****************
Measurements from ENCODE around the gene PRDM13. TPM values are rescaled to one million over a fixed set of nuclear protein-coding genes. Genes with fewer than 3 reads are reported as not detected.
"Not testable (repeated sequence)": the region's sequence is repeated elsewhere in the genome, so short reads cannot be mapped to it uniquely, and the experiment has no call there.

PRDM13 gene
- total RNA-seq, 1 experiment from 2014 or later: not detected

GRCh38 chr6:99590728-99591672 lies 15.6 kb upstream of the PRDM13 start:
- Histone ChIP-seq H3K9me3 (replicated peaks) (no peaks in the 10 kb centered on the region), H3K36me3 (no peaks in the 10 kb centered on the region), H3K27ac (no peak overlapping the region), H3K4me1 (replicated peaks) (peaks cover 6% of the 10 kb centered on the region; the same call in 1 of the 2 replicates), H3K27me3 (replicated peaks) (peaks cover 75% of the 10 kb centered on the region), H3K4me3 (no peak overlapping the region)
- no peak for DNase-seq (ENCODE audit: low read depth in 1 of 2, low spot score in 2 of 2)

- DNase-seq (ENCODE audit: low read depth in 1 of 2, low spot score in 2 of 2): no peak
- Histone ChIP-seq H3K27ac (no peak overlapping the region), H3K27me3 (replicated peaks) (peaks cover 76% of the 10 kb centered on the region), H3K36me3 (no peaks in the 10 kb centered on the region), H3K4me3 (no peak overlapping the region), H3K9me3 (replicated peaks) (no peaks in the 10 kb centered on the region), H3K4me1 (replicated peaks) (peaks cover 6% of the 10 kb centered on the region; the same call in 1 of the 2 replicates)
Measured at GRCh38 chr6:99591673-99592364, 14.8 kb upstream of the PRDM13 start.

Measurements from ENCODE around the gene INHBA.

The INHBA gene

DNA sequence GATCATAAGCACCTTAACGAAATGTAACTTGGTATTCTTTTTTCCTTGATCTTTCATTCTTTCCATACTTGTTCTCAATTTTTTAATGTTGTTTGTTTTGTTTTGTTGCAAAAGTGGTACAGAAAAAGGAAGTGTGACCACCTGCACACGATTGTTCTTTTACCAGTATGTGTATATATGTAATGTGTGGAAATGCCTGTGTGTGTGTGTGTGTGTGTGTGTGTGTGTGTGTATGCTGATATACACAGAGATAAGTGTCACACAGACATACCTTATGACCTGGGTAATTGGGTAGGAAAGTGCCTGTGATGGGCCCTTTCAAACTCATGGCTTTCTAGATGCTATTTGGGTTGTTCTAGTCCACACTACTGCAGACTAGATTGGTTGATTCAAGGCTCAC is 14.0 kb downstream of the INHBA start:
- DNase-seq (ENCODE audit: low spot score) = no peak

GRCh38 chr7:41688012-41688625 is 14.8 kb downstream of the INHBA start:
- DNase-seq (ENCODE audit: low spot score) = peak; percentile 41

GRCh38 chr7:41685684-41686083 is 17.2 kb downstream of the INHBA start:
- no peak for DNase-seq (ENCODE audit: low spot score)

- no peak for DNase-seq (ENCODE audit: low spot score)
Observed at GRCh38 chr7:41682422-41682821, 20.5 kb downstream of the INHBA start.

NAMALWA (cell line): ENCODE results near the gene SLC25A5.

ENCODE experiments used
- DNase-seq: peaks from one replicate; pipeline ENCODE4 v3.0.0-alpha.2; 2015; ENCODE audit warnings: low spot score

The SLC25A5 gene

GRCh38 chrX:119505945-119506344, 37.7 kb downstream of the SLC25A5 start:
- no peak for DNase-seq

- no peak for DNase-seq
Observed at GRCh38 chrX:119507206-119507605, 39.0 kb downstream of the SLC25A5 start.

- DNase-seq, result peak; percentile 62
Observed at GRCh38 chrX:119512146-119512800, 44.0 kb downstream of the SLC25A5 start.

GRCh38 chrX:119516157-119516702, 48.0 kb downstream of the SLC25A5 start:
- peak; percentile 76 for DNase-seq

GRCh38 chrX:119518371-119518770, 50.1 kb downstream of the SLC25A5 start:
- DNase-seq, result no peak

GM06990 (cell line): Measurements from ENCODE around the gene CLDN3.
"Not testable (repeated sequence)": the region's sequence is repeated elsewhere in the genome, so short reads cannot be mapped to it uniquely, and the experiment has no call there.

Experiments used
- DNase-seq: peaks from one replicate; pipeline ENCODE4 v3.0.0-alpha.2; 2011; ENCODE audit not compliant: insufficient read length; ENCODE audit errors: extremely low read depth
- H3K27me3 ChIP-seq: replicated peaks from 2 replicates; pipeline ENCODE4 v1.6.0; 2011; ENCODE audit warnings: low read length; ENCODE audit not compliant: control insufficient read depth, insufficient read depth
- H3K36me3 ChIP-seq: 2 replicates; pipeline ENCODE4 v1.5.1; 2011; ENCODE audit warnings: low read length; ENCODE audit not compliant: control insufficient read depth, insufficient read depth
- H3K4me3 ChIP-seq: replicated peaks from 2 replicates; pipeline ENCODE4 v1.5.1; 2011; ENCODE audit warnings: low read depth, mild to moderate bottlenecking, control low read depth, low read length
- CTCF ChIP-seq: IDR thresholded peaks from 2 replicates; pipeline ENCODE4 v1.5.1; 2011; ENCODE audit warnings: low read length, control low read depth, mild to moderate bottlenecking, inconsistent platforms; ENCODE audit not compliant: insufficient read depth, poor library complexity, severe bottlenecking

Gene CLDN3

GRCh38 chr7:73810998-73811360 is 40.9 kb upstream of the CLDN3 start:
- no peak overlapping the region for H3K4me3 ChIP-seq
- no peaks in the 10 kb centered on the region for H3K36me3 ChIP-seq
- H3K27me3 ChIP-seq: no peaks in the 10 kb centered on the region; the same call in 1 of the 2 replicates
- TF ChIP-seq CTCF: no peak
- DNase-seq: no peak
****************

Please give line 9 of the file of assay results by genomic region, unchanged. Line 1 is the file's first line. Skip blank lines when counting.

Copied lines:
- Histone ChIP-seq H3K27ac (no peak overlapping the region), H3K27me3 (replicated peaks) (peaks cover 76% of the 10 kb centered on the region), H3K36me3 (no peaks in the 10 kb centered on the region), H3K4me3 (no peak overlapping the region), H3K9me3 (replicated peaks) (no peaks in the 10 kb centered on the region), H3K4me1 (replicated peaks) (peaks cover 6% of the 10 kb centered on the region; the same call in 1 of the 2 replicates)